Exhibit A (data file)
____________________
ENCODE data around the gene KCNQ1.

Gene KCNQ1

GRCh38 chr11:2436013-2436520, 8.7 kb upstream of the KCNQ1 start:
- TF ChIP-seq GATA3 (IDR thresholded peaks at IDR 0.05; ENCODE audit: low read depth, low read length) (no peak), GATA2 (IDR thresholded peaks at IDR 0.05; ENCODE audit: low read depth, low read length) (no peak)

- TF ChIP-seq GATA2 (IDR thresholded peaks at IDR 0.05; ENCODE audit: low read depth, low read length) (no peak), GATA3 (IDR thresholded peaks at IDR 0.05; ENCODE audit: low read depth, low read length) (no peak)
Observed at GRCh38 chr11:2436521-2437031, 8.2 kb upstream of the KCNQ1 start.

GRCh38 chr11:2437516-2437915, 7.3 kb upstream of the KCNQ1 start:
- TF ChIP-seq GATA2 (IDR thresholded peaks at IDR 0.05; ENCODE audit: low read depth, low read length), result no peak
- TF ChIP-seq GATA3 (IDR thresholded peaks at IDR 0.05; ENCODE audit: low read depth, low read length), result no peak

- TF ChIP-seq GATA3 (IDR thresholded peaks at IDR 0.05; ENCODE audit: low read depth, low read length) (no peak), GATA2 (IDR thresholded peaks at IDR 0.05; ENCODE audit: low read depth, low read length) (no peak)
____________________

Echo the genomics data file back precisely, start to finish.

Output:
ENCODE data around the gene KCNQ1.

Gene KCNQ1

GRCh38 chr11:2436013-2436520, 8.7 kb upstream of the KCNQ1 start:
- TF ChIP-seq GATA3 (IDR thresholded peaks at IDR 0.05; ENCODE audit: low read depth, low read length) (no peak), GATA2 (IDR thresholded peaks at IDR 0.05; ENCODE audit: low read depth, low read length) (no peak)

- TF ChIP-seq GATA2 (IDR thresholded peaks at IDR 0.05; ENCODE audit: low read depth, low read length) (no peak), GATA3 (IDR thresholded peaks at IDR 0.05; ENCODE audit: low read depth, low read length) (no peak)
Observed at GRCh38 chr11:2436521-2437031, 8.2 kb upstream of the KCNQ1 start.

GRCh38 chr11:2437516-2437915, 7.3 kb upstream of the KCNQ1 start:
- TF ChIP-seq GATA2 (IDR thresholded peaks at IDR 0.05; ENCODE audit: low read depth, low read length), result no peak
- TF ChIP-seq GATA3 (IDR thresholded peaks at IDR 0.05; ENCODE audit: low read depth, low read length), result no peak

- TF ChIP-seq GATA3 (IDR thresholded peaks at IDR 0.05; ENCODE audit: low read depth, low read length) (no peak), GATA2 (IDR thresholded peaks at IDR 0.05; ENCODE audit: low read depth, low read length) (no peak)